By Paul Omonge (Sauvé Scholar 2011-12)

On the 31st of January 2012, we welcomed Dr Paul Shrivatsava to the Sauvé House for the first time.

Dr. Shrivastava has a unique background that combines academic scholarship and teaching with significant entrepreneurial and senior management experience. Currently he is the David O’Brien Distinguished Professor of Sustainable Enterprise at the John Molson School of Business, Concordia University here in Montreal. He also serves as Senior Advisor on sustainability at Bucknell University and the Indian Institute of Management-Shillong, India and on the Board of Trustees of DeSales University, Allentown, Pennsylvania.

I was relieved to see Madame Diana Nicholson also in attendance because she is the person that made it possible for me to meet Dr. Paul Shrivastava.

After quick introductions from the Sauvé Scholars, Dr. Shrivastava gradually settled into the narrative of his life, starting with his humble background and childhood in Bhopal, India. He divided his talk into three key learning experiences.

First, he advised us, to be successful in life, people should follow their passions and interests, even if it means changing career paths later in life. All good students in India at the time were expected to study Engineering, Finance, Medicine or Law. Any other subject did not fit the picture of a future at the time. Dr. Shrivastava studied Mechanical Engineering for his first degree and co-founded and then managed Hindustan Computers Limited for two years before he changed course. He knew one thing: his heart was never into practicing as an engineer. He soon embarked on a career in sustainable enterprise, management and education.

His second piece of advice was “always try to solve the problem”. This is something he picked up from his engineering background that stressed the need to come up with solutions to challenges.

After eight years working at the New York University, publishing hundreds of papers and many books, he decided to leave academia and implement the work that he and his colleagues had been researching and publishing on. While research is very important in providing relevant and updated knowledge, he argued, someone must be willing to use this knowledge to solve the many problems in the society. He is currently implementing certain projects that aim to solve problems. Such projects include the Solar Photovoltaic Power Plant: Rural Mini Grid, in India, and the Climate Resilient and Market Efficient Food Supply Chains – A Canada-India Dialogue.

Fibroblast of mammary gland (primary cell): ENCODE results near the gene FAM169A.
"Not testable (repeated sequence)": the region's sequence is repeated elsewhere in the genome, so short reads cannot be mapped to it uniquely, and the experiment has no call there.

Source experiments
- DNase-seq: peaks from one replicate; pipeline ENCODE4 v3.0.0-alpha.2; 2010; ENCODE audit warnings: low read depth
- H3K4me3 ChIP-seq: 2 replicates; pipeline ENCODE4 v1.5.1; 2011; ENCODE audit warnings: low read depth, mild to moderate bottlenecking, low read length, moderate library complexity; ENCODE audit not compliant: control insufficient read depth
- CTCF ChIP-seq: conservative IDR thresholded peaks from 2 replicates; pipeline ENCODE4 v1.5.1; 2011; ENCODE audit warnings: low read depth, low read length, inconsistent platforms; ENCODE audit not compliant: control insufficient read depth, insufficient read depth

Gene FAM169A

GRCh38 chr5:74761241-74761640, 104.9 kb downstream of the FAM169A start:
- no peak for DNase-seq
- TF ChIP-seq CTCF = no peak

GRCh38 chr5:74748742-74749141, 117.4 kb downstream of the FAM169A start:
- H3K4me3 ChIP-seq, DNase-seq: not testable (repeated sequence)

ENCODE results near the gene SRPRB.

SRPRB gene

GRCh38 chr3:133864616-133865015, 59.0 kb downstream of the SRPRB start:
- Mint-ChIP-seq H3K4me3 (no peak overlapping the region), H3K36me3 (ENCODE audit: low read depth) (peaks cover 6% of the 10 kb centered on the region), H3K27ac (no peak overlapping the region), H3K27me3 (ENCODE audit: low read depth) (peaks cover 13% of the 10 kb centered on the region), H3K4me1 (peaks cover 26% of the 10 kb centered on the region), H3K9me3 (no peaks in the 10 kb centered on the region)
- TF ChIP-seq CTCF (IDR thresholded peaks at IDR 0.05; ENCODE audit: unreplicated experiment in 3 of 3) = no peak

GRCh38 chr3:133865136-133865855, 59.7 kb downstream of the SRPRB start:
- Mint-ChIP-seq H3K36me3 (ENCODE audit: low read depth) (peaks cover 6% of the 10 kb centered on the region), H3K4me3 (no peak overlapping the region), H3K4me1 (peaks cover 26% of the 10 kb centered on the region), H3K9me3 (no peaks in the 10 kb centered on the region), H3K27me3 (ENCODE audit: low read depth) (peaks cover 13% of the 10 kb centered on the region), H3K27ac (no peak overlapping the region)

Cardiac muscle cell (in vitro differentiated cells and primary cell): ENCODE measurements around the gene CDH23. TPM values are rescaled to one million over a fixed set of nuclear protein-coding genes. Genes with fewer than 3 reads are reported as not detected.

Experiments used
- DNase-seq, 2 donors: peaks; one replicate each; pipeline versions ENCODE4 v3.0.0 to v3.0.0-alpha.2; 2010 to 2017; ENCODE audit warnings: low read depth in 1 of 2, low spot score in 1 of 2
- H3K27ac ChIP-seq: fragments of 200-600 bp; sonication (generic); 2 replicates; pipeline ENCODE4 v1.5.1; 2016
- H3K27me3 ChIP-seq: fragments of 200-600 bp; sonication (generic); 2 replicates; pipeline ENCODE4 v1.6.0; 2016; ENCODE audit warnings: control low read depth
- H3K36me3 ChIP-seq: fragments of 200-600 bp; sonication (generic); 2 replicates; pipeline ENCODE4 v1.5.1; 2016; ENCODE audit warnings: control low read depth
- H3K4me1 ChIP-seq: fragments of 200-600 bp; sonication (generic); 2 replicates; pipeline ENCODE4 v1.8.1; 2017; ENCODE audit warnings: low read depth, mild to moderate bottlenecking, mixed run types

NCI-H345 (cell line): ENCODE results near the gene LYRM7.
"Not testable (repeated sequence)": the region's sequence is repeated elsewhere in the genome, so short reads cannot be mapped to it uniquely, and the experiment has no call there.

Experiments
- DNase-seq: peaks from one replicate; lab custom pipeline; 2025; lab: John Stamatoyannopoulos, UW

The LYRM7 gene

His final piece of advice, tying to his desire to solve problems, featured his other current project, the Art and Sustainable Enterprise Project, in Montreal. He believes the role of the arts has been ignored for centuries in the management of enterprises. In collaboration with ICN Business School, the ARTEM Program in Nancy, France, and the David O’Brien Centre for Sustainable Enterprise at Concordia University, Montreal, he is exploring the use of the arts and art-based methods for understanding enterprise sustainability. The project examines the dynamic relationship between art, aesthetics and the sustainable development of organizations.

He believes (and I agree) that the arts allow us to study those aspects of organizational sustainability that are strengths of aesthetics inquiry, such as sensory and emotional experience, often ignored in traditional management studies. This project will also develop instrumental ways of using the arts techniques (from music, dance, painting, photography, etc.) for teaching and training on sustainability issues.

This was like food for thought for the Scholars, especially since we are all working to overcome different societal challenges.

How do you incorporate the arts into management and in decision-making?

After his talk, which traversed his over 25 years of experience in management, education and entrepreneurship, the Scholars had so many questions that he was almost (but fortunately not) late for his next meeting.

I was glad to have had the opportunity to welcome such an accomplished figure to Sauvé House. My desire is to ensure that the Sauvé Scholars Program enters into a partnership with him and with the David O’Brien Centre for Sustainable Enterprise at Concordia University. This will ensure that future Scholars continue to enjoy and benefit from the resources at the Centre and also from Dr. Shrivastava’s wealth of knowledge, experience and advice.